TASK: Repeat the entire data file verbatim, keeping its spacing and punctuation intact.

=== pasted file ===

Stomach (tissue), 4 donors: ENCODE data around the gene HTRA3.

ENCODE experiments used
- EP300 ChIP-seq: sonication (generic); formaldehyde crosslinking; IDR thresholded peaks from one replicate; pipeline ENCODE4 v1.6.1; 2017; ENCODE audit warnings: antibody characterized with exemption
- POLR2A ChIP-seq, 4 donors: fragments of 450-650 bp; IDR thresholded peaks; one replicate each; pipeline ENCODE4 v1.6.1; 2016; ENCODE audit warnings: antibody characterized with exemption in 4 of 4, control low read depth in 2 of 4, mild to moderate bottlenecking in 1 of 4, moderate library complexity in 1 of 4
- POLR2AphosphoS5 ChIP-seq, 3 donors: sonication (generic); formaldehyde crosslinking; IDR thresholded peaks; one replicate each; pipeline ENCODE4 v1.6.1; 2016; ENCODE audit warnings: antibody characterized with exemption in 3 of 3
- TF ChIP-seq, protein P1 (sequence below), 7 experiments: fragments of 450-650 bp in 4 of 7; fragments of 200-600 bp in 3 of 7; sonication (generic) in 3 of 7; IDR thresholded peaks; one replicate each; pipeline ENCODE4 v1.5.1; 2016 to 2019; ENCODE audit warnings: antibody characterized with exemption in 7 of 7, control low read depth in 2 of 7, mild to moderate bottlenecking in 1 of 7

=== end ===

Stomach (tissue), 4 donors: ENCODE data around the gene HTRA3.

ENCODE experiments used
- EP300 ChIP-seq: sonication (generic); formaldehyde crosslinking; IDR thresholded peaks from one replicate; pipeline ENCODE4 v1.6.1; 2017; ENCODE audit warnings: antibody characterized with exemption
- POLR2A ChIP-seq, 4 donors: fragments of 450-650 bp; IDR thresholded peaks; one replicate each; pipeline ENCODE4 v1.6.1; 2016; ENCODE audit warnings: antibody characterized with exemption in 4 of 4, control low read depth in 2 of 4, mild to moderate bottlenecking in 1 of 4, moderate library complexity in 1 of 4
- POLR2AphosphoS5 ChIP-seq, 3 donors: sonication (generic); formaldehyde crosslinking; IDR thresholded peaks; one replicate each; pipeline ENCODE4 v1.6.1; 2016; ENCODE audit warnings: antibody characterized with exemption in 3 of 3
- TF ChIP-seq, protein P1 (sequence below), 7 experiments: fragments of 450-650 bp in 4 of 7; fragments of 200-600 bp in 3 of 7; sonication (generic) in 3 of 7; IDR thresholded peaks; one replicate each; pipeline ENCODE4 v1.5.1; 2016 to 2019; ENCODE audit warnings: antibody characterized with exemption in 7 of 7, control low read depth in 2 of 7, mild to moderate bottlenecking in 1 of 7